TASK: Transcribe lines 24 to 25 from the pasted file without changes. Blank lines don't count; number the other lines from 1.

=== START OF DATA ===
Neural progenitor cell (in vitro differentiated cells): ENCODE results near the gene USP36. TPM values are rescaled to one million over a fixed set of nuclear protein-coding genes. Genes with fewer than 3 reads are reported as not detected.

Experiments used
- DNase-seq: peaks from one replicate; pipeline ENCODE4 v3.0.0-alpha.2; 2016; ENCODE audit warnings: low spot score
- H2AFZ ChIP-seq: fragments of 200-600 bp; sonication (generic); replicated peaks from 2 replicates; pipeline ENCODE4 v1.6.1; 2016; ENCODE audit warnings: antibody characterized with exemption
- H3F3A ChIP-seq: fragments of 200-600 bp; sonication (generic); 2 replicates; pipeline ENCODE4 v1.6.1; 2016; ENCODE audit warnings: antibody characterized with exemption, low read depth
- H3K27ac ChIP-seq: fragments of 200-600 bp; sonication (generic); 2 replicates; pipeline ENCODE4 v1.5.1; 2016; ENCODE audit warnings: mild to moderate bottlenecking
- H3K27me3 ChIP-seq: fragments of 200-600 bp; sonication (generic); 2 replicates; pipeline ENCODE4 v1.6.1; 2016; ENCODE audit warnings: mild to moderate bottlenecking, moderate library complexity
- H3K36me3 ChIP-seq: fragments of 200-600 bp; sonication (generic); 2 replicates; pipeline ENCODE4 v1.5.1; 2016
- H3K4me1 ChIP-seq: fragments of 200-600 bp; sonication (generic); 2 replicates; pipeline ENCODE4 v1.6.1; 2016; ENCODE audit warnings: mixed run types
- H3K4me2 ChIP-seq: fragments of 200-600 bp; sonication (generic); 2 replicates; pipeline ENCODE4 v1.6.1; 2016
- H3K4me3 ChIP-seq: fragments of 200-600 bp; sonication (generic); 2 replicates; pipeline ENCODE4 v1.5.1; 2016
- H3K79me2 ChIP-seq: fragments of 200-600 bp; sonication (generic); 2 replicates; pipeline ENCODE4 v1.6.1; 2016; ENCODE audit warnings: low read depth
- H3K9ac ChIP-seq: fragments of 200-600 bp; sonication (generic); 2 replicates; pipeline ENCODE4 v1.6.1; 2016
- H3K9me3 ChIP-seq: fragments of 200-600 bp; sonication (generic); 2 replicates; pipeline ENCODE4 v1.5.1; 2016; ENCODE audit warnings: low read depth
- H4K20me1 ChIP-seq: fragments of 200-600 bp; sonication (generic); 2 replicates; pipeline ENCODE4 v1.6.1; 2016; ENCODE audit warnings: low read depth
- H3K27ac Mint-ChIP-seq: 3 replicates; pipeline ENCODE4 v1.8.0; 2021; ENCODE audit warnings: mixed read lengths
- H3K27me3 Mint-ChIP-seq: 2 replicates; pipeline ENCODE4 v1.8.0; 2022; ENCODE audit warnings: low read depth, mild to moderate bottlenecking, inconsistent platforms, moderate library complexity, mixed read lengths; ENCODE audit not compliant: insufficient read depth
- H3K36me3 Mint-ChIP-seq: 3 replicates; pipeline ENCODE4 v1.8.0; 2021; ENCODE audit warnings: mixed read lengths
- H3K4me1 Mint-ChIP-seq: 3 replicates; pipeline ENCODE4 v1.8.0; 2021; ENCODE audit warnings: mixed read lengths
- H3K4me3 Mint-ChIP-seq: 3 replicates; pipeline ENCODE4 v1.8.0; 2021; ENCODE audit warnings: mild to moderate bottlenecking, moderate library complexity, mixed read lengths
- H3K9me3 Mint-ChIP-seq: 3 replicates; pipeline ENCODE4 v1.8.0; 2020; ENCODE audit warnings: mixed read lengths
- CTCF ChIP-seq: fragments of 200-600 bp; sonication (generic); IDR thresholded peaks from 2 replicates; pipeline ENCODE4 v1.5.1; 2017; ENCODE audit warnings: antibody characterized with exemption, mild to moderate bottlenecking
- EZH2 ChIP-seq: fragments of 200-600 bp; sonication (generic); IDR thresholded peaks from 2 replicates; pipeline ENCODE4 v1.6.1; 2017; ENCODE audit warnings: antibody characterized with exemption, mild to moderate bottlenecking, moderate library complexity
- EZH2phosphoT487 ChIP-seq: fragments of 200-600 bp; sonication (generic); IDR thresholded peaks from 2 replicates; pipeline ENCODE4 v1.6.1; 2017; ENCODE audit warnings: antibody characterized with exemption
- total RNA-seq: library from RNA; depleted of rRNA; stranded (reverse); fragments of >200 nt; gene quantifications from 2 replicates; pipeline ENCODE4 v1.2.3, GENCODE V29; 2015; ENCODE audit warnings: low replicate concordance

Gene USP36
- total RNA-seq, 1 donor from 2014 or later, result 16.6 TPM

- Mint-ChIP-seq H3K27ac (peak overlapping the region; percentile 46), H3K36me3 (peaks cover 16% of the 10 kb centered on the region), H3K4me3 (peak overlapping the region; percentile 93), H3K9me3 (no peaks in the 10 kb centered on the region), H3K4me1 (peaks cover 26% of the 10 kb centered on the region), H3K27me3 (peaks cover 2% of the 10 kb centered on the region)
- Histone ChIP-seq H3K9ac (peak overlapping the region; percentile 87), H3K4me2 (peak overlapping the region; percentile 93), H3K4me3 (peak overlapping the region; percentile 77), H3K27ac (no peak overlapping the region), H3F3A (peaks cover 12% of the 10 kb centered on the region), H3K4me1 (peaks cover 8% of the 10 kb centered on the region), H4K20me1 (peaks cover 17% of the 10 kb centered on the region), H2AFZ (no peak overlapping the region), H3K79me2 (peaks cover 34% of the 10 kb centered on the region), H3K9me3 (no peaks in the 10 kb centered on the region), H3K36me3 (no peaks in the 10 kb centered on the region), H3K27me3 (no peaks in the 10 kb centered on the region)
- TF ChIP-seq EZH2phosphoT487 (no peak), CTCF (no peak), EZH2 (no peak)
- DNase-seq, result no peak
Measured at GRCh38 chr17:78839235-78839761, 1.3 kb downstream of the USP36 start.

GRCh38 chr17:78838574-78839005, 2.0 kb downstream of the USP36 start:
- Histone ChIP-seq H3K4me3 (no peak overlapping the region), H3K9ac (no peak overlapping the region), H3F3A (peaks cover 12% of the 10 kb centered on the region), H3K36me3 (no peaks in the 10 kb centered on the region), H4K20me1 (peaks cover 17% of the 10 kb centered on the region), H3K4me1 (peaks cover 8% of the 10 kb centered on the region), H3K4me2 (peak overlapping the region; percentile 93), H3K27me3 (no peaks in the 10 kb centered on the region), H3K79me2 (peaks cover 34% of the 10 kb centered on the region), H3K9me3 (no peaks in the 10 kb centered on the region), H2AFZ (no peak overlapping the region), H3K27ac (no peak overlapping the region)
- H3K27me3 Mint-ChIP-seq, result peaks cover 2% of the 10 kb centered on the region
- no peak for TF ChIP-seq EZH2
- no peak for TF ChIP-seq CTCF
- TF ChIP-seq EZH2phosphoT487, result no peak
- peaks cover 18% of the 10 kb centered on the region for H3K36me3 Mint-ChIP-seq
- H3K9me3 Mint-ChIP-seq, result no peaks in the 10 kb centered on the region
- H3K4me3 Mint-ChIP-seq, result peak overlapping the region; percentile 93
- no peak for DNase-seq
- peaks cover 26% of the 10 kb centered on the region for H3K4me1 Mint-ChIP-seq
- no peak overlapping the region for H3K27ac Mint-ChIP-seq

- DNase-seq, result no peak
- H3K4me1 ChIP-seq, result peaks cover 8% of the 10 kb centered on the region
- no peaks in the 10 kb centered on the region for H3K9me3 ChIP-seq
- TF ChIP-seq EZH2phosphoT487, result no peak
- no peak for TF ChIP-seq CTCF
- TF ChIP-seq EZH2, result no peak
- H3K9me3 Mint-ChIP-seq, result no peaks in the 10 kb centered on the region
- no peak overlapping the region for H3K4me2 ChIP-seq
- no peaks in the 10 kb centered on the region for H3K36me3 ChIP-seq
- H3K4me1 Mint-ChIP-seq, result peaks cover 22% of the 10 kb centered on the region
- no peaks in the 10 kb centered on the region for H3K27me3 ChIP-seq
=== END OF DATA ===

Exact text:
- EZH2phosphoT487 ChIP-seq: fragments of 200-600 bp; sonication (generic); IDR thresholded peaks from 2 replicates; pipeline ENCODE4 v1.6.1; 2017; ENCODE audit warnings: antibody characterized with exemption
- total RNA-seq: library from RNA; depleted of rRNA; stranded (reverse); fragments of >200 nt; gene quantifications from 2 replicates; pipeline ENCODE4 v1.2.3, GENCODE V29; 2015; ENCODE audit warnings: low replicate concordance